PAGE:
Knowledge Mobilization (KMb): Multiple Contributions & Multi-Production Of New Knowledge

Relevant-Signal To Data-Noise Ratio

signal noise

In science and engineering we often hear about the signal to noise ratio – a concept that compares the level of a desired signal to the level of background noise.  Although this is a technical term commonly used for electrical signals or biochemical signaling between cells, it can also be applied in the world of social media. In my own social media use I call this relevant-signal to data-noise ratio.

How often do we sift through Twitter feeds or Google search results to find what is relevant to our online research while also being inundated with data-noise?  I always keep this in mind when I’m doing digital research.  I can often find my Twitter feed filled with tweets that are relevant to digital research – and plenty more that are simply data-noise. Understanding the social media concept of relevant-signal to data-noise ratio can help us use social media in a more effective and productive manner and keep us focused on the more relevant information and knowledge sharing that makes using social media – especially for knowledge mobilization (KMb) – a better and more valuable experience.

As a community-based digital researcher, I was involved in a research project and book chapter publication with the Knowledge Mobilization Unit at York University, working with York University’s Executive Director of Research & Innovation Services,  Dr. David Phipps and York’s KMb knowledge broker,  Krista Jensen.  Our research project looked at Applying Social Sciences Research for Public Benefit Using Knowledge Mobilization and Social Media.  One of my contributions to this project was analyzing online profile keywords used on Twitter to advance our understanding of how individuals might use a social media platform like Twitter to connect and form collaborative relationships and like interests. Like interests are the foundation of communities of practice.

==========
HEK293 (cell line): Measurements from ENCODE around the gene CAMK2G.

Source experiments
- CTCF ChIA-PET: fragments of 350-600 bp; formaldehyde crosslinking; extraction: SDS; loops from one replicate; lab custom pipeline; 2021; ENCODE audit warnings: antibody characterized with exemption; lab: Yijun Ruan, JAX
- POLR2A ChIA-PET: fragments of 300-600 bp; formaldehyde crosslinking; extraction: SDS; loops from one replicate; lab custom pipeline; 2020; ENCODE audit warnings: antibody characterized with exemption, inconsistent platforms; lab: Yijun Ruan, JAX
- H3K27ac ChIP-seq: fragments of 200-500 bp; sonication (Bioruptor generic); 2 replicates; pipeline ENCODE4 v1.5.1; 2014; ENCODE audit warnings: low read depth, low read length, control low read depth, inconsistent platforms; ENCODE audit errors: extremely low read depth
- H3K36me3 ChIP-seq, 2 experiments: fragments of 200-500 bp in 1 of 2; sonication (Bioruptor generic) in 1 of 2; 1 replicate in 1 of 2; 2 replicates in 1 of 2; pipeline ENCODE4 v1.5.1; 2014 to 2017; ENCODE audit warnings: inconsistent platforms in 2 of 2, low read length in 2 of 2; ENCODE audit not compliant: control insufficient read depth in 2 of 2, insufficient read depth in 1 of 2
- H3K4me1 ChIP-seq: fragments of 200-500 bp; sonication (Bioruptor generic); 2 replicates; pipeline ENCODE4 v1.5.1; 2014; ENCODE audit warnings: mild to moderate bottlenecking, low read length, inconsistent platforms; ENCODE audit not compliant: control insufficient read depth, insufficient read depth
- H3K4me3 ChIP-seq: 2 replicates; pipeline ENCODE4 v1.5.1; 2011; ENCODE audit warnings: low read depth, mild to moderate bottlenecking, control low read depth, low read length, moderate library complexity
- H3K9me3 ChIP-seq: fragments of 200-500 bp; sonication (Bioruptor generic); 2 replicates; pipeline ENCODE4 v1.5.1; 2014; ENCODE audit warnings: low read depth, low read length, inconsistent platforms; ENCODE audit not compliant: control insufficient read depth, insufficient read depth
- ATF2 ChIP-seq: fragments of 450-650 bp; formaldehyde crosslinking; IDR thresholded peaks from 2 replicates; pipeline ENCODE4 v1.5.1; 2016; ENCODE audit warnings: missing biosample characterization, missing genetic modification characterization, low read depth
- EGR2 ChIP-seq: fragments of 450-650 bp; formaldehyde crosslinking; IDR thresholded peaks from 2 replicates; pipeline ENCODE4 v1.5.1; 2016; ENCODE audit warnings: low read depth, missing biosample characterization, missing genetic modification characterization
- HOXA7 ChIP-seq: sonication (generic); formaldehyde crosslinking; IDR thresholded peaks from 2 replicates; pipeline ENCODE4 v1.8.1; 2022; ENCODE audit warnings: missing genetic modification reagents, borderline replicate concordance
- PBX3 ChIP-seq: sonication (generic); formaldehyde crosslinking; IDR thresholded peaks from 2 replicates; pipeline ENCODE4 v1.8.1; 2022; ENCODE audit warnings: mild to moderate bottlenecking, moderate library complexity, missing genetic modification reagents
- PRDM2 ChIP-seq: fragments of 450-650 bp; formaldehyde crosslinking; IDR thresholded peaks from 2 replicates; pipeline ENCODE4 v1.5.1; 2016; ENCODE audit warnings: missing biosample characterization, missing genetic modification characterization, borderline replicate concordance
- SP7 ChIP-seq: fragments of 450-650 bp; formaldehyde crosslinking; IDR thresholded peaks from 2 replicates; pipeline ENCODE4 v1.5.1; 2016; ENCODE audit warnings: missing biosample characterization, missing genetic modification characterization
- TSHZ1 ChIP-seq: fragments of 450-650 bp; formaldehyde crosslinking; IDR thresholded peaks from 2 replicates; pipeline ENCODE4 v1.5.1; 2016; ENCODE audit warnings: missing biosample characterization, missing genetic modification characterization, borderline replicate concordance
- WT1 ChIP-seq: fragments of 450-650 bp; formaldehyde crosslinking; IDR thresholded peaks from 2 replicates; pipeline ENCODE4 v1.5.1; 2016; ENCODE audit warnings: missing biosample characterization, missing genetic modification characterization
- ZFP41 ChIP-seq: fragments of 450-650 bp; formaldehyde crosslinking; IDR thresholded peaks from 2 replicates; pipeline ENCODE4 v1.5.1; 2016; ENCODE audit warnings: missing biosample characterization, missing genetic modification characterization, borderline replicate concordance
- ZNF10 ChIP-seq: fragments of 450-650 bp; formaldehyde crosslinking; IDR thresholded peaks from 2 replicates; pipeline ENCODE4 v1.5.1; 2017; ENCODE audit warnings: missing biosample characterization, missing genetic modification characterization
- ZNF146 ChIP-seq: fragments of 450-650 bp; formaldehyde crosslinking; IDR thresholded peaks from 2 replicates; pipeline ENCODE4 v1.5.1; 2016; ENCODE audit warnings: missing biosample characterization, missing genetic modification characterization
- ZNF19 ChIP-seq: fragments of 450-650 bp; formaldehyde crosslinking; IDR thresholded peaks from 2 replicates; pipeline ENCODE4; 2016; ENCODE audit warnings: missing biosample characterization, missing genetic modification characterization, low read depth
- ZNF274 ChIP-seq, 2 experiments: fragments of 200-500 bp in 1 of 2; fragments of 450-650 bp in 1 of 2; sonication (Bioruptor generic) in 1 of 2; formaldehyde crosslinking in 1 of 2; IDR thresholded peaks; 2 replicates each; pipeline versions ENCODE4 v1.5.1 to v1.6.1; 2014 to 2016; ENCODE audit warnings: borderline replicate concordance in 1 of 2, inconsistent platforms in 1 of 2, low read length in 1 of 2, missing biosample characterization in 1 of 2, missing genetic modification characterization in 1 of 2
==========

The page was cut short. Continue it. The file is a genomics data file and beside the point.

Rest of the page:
This important concept of relevant-signal to data-noise ratio  can be conceptualized by the following equation:

R-S:D-N = A (amount) of relevant-signal

                 = A (amount) of data-noise = 50

Basically, what this formula means is that the relevant-signal to data-noise ratio is equal to the average amount of what is a relevant-signal divided by what is the average amount of data-noise. To use this equation, for example, on a Twitter feed of someone I’m following on Twitter, I will often seek the keywords that are relevant to my digital research on a page of profile tweets. This can easily be done using the Ctrl-F Find function on any computer. I type in the keywords I’m looking for and – for convenience sake – I hold the amount of data-noise is going to be at least half or fifty-percent – as in a 50-50 chance.  This is why I have the amount of data-noise equal to 50.

When I find my keywords at least twenty-five-percent (25%) of the time or more (at least half of my 50-50 chance of finding data-noise), I will continue to follow this Twitter feed. If the amount is less than 25% – it’s filled with too much data-noise for what is relevant to my research interests, and I often make the decision to un-follow. I find this equation very helpful in making decisions about who to follow by weeding-out more of the data-noise.

All real measurement is disturbed by noise – and social media is no exception. As a research tool, social media is now being recognized as a valid part of gathering, exchanging and creating new knowledge, and as part of doing valid research.  However, many are still not effectively using social media in the best possible way to do this, and are still being swamped by a deluge of information and data-noise not relevant to knowledge sharing interests.  Or worse, people feel they need to connect broadly so as not to “miss anything”.  Remember, social media is NOT a popularity contest.  Attempts to measure or analyze your online success with what can be called as vanity metrics is irrelevant. It’s quality NOT quantity that counts in social media – so you may have to un-follow and eliminate some of that data-noise to find the relevant signal. I hope this relevant-signal to data-noise ratio equation is helpful for you in this process.

Leave a Reply

Fill in your details below or click an icon to log in: Logo

You are commenting using your account. Log Out /  Change )

Google+ photo

You are commenting using your Google+ account. Log Out /  Change )

Twitter picture

You are commenting using your Twitter account. Log Out /  Change )

Facebook photo

You are commenting using your Facebook account. Log Out /  Change )

Connecting to %s

%d bloggers like this: